How do I make sure my fireplace is safe?
You can enhance the safety of your fireplace by putting these measures in place, in addition to properly maintaining your fireplace.
Install a fireplace screen
Fireplace screens protect children and pets from accidentally stumbling into the fire. They also keep stray sparks contained in the fireplace, reducing the chances of a secondary fire starting.
There are various screens to choose from based on your lifestyle and decorating tastes. You can achieve an antique finish, natural scenes, floral designs, or even a glass finish.
Does a fireplace screen have to cover the entire opening?
It is advisable to choose a screen that extends the entire length of your fireplace opening and provides adequate protection from flying embers to enhance its functionality.
In addition to installing a fireplace screen, it is advisable to keep anything that can burn at least three feet from the fireplace. Further, store lighters and matches in a locked cabinet, out of the reach of children.
Do not leave a fire unattended
The International Fire Code (IFC) stipulates that fireplaces should be constantly attended until the fire is extinguished. The fire can emit hot embers that can cause fires if they fall on unprotected surfaces or combustible matter. When someone is tending the fire, they can quickly react by extinguishing the fire or sounding an alarm before it becomes destructive.
It would be best if you positioned the logs near the back of the fireplace to keep the embers from spitting into your living room and causing a secondary fire. The further back the wooden logs are the lower your exposure to a fire hazard.
Keep a portable fire extinguisher within reach
IFC directs that at least one fire extinguisher with a minimum 4A rating or other approved on-site fire-extinguishing equipment such as dirt, sand, or water barrel should be available for immediate use when the fire is going on.
Can ABC fire extinguisher be used on all fires?
An ABC-rated fire extinguisher is best for extinguishing flammable liquids, ordinary combustibles, and energized electrical equipment. This extinguisher may come in handy for wood-burning, electrical or ethanol-burning fireplaces.
With a gas-burning fireplace, it is prudent to first terminate the gas supply from the source then smother the flames with a fire blanket.
How to use a fire extinguisher
In case of a fire, aim the fire extinguisher at the base of the fire. Keeping a safe distance, perform these activities successively. Pull the pin, aim the nozzle, squeeze the hand slowly, and sweep the nozzle from side to side until the fire is extinguished.
Regularly inspect the fire extinguisher's pressure gauge to ensure that it is in good working condition. Additionally, schedule annual maintenance of the fire extinguisher by fire professionals as they are better equipped to detect faults.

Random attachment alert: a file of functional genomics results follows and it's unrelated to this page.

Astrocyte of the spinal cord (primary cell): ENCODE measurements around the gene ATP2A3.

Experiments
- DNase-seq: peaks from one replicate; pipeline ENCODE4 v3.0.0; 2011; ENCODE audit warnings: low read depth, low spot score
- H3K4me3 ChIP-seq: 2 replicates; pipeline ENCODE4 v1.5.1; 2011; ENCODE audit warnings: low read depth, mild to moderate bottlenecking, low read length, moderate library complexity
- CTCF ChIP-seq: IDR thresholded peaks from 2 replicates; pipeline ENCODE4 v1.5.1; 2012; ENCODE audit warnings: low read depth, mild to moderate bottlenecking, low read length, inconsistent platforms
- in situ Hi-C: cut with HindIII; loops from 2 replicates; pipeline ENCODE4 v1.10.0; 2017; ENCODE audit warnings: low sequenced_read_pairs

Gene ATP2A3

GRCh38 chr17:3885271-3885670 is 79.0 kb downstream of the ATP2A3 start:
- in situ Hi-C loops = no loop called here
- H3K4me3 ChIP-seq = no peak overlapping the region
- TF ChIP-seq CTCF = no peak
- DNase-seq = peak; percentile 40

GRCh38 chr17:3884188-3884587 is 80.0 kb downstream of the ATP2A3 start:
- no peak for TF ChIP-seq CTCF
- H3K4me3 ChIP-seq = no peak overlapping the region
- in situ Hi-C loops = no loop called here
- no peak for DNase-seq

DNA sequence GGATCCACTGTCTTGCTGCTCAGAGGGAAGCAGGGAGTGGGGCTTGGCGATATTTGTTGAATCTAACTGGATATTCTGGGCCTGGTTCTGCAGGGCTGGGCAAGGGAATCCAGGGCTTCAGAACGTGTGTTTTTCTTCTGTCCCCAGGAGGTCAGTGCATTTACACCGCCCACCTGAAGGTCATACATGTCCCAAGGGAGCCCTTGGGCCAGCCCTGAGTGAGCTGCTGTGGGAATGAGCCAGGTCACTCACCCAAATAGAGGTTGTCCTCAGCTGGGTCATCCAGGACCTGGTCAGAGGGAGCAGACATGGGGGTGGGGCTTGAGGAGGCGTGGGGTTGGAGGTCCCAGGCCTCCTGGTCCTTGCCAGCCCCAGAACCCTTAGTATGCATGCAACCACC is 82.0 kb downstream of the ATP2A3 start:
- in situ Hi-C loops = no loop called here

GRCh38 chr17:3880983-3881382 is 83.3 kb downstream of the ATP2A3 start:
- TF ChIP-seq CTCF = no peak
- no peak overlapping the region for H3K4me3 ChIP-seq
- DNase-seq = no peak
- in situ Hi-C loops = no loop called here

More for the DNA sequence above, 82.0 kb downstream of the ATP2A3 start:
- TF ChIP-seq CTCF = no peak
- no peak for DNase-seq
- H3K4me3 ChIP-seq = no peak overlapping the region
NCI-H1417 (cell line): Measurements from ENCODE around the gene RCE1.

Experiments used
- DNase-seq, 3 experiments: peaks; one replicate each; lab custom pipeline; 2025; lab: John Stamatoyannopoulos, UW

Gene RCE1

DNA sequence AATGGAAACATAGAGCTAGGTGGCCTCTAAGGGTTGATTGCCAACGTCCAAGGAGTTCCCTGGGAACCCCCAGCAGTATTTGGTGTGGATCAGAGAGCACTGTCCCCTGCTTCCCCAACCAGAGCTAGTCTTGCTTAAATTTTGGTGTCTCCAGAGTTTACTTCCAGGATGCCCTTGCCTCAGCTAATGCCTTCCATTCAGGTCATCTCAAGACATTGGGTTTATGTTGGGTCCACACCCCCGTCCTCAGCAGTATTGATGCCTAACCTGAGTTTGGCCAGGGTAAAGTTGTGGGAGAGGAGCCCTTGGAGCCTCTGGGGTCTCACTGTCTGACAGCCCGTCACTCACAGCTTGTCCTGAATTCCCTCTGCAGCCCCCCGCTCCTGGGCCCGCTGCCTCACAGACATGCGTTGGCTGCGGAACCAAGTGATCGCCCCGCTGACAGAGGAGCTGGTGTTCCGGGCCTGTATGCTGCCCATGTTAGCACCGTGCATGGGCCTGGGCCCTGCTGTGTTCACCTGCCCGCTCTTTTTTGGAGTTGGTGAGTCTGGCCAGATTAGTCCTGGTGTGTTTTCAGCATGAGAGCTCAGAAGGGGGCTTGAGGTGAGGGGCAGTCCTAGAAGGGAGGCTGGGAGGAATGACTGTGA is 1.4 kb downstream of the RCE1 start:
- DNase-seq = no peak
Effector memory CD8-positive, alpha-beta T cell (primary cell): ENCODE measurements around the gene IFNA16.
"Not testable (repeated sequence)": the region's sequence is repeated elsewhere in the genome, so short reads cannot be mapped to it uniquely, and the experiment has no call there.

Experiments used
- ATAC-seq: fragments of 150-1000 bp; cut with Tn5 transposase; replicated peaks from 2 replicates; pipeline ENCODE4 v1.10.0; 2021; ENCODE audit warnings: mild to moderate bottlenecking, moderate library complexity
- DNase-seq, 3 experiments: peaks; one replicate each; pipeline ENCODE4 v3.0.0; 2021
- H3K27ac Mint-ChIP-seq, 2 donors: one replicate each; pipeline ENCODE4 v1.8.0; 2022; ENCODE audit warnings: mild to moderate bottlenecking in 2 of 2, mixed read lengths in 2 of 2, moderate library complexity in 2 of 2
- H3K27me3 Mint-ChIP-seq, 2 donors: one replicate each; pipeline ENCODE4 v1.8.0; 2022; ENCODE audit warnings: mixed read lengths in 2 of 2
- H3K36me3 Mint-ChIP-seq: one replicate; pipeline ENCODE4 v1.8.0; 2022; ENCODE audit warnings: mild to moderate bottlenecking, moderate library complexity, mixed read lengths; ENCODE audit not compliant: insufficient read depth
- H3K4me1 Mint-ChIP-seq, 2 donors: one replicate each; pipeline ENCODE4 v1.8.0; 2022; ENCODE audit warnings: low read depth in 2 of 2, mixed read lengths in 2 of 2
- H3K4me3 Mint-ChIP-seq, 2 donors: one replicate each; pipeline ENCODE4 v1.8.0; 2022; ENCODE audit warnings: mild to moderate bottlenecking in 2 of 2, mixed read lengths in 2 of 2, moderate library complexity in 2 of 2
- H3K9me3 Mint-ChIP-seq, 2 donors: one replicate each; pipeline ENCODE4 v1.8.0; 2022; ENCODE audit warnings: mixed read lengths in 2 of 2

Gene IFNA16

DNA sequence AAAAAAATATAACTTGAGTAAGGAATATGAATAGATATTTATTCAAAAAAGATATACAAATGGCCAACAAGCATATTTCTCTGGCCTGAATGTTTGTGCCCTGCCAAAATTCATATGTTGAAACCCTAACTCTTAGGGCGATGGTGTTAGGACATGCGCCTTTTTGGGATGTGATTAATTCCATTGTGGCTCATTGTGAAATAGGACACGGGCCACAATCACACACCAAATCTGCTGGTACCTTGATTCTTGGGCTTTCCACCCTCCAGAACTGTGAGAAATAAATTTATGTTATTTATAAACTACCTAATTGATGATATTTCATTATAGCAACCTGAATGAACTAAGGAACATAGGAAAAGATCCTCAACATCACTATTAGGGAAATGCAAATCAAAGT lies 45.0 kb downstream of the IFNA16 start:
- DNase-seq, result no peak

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Install a carbon monoxide detector
Combustion of the gas or wood in the fireplace produces carbon monoxide. Although the gas is odorless, it is very deadly and is often referred to as "the silent killer."
Most people experience mild headaches and breathlessness with moderate exercise after exposure to carbon monoxide. With prolonged exposure, they notice more severe headaches, nausea, fatigue, and dizziness. The symptoms may eventually escalate to confusion, impaired judgment and coordination, loss of consciousness, and irritability.
Can you detect carbon monoxide without a detector?
While you may not smell the gas because it does not emit odor, you can still detect a potential carbon monoxide problem by thoroughly inspecting the fireplace for streaks of soot.
You can also observe if the bricks at the top of the chimney are discolored, whether there is back drafting in the flue, or whether the flame in the fireplace is yellow or orange. Ideally, the flame should be blue.
It is advisable to crack a window open while the fire is going on as proper air circulation eliminates the toxic air and brings in fresh outdoor air. Further, installing a carbon monoxide alarm will alert you of any unusual carbon monoxide build-up.
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Fire is a good servant but a terrible master. It is judicious to follow the International Fire Code's safety guidelines and your local code as you use the fireplace to keep the destructive side effects at bay.
Contract a fire professional to maintain your fireplace annually as this will keep the fireplace in functional condition longer while ensuring your safety and that of your loved ones.
You may also be interested in finding out: "Gas Fireplace Won't Start – What To Do?"